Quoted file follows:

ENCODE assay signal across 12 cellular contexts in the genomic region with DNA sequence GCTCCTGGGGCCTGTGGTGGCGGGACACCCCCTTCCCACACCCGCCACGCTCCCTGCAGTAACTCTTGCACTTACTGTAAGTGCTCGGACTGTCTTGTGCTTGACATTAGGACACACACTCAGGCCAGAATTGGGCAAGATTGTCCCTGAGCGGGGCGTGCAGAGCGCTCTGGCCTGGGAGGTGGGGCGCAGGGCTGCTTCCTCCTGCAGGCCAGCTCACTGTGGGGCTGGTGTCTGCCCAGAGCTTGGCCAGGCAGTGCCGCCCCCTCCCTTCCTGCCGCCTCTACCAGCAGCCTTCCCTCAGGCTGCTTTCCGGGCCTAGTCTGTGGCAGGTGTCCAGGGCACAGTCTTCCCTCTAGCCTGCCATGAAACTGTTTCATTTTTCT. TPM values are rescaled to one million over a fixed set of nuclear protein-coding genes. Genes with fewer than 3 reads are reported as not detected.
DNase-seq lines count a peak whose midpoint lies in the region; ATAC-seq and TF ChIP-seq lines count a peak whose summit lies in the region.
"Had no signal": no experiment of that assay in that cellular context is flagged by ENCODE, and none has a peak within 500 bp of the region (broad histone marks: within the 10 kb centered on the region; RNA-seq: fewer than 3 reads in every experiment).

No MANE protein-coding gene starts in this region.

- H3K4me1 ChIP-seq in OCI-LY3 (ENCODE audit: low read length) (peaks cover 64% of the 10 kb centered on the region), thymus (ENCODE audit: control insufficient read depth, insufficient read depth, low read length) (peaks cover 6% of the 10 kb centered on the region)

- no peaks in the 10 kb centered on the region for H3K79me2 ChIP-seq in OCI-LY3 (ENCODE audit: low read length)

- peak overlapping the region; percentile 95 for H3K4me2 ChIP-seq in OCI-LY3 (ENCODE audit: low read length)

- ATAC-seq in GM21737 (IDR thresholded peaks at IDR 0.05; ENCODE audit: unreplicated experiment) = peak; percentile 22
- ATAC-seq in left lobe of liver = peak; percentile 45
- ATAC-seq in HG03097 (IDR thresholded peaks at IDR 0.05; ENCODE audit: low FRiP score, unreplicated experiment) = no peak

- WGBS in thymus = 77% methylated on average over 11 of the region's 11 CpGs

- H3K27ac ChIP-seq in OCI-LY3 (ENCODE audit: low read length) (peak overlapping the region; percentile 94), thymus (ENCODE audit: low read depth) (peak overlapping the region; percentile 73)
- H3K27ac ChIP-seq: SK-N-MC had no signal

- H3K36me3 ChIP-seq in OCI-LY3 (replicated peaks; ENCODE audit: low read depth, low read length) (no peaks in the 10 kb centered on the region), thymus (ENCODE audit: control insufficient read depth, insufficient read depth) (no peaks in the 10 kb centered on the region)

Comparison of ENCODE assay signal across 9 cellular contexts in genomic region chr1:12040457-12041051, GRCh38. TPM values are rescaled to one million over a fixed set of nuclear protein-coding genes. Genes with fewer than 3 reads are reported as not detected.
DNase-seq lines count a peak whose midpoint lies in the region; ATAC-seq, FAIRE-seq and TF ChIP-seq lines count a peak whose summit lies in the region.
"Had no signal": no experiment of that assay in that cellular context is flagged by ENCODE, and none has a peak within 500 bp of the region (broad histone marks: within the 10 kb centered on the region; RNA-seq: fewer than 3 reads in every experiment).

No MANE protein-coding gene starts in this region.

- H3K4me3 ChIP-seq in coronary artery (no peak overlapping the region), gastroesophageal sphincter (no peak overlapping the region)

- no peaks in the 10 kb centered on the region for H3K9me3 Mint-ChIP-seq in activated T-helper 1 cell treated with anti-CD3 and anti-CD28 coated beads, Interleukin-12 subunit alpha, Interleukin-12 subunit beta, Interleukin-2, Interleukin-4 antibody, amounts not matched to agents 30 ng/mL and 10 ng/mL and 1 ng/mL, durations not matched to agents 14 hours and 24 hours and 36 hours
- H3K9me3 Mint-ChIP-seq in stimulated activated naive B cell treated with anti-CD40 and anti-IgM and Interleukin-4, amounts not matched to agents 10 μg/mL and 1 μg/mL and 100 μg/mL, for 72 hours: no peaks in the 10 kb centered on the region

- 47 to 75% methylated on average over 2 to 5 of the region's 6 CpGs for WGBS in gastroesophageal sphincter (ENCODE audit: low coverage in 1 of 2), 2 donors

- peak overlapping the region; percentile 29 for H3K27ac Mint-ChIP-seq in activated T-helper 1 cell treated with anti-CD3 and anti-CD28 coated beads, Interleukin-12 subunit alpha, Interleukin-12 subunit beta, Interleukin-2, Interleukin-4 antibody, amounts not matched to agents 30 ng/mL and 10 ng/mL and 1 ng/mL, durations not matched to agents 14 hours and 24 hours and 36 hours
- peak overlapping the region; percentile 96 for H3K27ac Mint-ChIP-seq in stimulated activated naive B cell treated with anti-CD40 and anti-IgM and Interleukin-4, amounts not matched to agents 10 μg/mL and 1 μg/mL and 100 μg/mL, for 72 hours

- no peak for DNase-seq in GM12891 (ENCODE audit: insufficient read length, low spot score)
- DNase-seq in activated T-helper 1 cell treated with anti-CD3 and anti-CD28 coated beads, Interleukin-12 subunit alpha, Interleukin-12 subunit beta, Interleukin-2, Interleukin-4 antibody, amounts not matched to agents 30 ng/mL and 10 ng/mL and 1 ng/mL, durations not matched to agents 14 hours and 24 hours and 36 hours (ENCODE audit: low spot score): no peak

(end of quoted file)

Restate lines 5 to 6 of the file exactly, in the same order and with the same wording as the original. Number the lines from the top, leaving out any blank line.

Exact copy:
- H3K4me1 ChIP-seq in OCI-LY3 (ENCODE audit: low read length) (peaks cover 64% of the 10 kb centered on the region), thymus (ENCODE audit: control insufficient read depth, insufficient read depth, low read length) (peaks cover 6% of the 10 kb centered on the region)

- no peaks in the 10 kb centered on the region for H3K79me2 ChIP-seq in OCI-LY3 (ENCODE audit: low read length)